JOSEPH JENKINS ROBERTS (1809–1876)
Joseph Jenkins Roberts was born a free man in Norfolk, Virginia, on March 15, 1809, at a time when most African Americans in Virginia were slaves. He grew up in Norfolk and Petersburg and worked with his stepfather on a flatboat on the James River. He gained his early education by reading books from the private library of William Colson, a black barber under whom he apprenticed. In 1829, after his stepfather died, Roberts immigrated to Liberia on board the Harriet with his mother, six of his siblings, and his wife Sarah, who died sometime after arriving in Africa. Liberia, located in western Africa, was founded early in the 1820s by the American Colonization Society.
Before leaving Norfolk, Roberts entered into a partnership with Colson. In exchange for basic supplies shipped by Colson, Roberts exported ivory, camwood, palm products, and other goods from the Liberian interior. Although Liberia was still a struggling colony when Roberts arrived, he soon settled in and began a successful business. In 1833 he became high sheriff and was responsible for tax collection. Roberts served as the first black governor of the colony of Liberia from 1840 until 1847 and in 1848 he was elected the first president of the new Republic of Liberia. Roberts served as president twice, from 1848 to 1856 and again from 1872 to 1876. He also helped to found Liberia College in 1851, serving as a professor and as the college's first president. In 1836 he married his second wife, Jane Waring.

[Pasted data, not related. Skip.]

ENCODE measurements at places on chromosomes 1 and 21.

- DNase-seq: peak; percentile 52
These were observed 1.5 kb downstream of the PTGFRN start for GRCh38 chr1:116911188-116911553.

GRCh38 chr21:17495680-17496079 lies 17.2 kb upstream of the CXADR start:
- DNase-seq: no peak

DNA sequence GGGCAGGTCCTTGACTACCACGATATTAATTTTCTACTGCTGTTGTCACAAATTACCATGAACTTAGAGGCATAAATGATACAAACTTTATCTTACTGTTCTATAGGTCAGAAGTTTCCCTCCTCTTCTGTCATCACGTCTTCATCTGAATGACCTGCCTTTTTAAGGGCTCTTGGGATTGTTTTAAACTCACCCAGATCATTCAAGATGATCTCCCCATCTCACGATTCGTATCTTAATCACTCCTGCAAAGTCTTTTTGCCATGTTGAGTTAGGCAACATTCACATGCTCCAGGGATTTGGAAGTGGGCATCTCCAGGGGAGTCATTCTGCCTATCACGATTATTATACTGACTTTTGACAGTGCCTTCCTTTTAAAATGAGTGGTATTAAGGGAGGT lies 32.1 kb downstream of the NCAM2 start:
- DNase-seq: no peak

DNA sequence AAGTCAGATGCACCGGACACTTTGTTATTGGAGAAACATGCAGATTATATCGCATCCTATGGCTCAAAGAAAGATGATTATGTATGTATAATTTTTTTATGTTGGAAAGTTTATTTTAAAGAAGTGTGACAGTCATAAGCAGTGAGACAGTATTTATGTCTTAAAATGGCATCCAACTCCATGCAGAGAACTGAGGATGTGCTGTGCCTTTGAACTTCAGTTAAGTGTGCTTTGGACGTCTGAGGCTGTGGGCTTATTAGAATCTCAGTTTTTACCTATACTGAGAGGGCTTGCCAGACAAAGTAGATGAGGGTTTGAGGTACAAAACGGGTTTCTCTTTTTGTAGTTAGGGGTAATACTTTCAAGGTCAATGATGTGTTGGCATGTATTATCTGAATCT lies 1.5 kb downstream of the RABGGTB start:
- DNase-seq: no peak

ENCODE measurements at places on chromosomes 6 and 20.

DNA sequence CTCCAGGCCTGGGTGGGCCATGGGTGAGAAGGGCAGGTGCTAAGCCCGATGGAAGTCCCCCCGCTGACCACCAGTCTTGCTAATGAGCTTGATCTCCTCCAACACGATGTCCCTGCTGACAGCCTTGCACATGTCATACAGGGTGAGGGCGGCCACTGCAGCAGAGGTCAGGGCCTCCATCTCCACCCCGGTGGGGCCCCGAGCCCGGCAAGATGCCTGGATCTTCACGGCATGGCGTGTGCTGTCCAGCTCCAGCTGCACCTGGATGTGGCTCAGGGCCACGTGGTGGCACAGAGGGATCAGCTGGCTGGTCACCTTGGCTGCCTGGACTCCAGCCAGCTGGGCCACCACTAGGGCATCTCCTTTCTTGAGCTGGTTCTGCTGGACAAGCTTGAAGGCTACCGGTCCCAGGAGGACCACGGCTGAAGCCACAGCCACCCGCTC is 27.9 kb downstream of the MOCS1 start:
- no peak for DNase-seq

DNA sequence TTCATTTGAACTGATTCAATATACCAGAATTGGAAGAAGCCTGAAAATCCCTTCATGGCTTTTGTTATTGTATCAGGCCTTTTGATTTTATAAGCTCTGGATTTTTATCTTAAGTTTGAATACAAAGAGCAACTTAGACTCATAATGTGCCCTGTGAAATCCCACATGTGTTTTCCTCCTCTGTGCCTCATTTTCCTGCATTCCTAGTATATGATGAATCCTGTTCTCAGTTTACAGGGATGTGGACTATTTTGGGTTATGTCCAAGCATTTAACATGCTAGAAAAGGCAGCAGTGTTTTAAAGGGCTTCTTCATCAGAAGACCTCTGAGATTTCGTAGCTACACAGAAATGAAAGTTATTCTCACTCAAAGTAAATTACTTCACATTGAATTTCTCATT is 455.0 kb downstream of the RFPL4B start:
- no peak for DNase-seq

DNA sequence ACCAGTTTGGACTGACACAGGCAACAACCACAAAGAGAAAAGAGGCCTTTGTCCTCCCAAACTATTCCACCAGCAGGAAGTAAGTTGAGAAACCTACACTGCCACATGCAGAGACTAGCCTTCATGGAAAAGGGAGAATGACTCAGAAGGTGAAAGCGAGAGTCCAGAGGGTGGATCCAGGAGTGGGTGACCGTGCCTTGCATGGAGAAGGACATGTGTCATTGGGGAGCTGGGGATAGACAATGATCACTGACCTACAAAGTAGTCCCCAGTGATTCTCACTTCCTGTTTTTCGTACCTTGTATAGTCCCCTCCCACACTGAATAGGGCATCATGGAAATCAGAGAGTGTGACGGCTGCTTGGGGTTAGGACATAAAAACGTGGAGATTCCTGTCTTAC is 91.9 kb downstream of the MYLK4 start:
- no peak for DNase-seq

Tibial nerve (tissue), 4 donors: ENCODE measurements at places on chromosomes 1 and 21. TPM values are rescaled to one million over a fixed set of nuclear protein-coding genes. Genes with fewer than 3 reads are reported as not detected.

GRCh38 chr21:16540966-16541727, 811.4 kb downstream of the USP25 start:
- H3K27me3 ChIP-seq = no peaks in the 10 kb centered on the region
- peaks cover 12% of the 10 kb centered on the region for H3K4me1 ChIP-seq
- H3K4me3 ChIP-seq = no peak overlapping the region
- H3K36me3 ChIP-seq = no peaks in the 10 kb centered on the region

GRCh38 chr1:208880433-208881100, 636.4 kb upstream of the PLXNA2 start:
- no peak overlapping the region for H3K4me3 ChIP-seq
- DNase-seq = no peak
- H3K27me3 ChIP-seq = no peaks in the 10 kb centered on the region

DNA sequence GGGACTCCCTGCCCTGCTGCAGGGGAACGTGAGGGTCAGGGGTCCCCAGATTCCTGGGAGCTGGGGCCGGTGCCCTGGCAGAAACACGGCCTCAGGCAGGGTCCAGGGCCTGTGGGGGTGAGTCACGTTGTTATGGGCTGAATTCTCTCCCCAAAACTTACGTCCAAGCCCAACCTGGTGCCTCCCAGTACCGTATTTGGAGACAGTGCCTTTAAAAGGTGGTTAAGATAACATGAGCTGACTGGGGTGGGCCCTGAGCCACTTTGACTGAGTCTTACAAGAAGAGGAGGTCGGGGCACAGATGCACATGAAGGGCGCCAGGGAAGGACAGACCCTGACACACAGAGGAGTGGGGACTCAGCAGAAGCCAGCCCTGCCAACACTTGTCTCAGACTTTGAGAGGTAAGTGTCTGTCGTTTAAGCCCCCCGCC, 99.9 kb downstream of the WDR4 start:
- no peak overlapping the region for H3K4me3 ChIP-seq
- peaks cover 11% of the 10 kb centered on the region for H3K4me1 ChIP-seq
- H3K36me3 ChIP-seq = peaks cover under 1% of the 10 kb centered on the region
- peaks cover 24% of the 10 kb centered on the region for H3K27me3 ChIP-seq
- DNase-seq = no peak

As president of Liberia, Roberts traveled to Europe and to the United States on diplomatic visits. He was welcomed by Queen Victoria and by Napoleon III. In Virginia, powerful white supporters for colonization hosted Roberts. Joseph Jenkins Roberts died in Liberia on February 24, 1876.
Matthews, Pat. "Joseph Jenkins Roberts: The Father of Liberia." Virginia Cavalcade 23, no. 2, (Autumn 1973): 5–12.
Tyler-McGraw, Marie. An African Republic: Black & White Virginians in the Making of Liberia. Chapel Hill: University of North Carolina Press, 2007.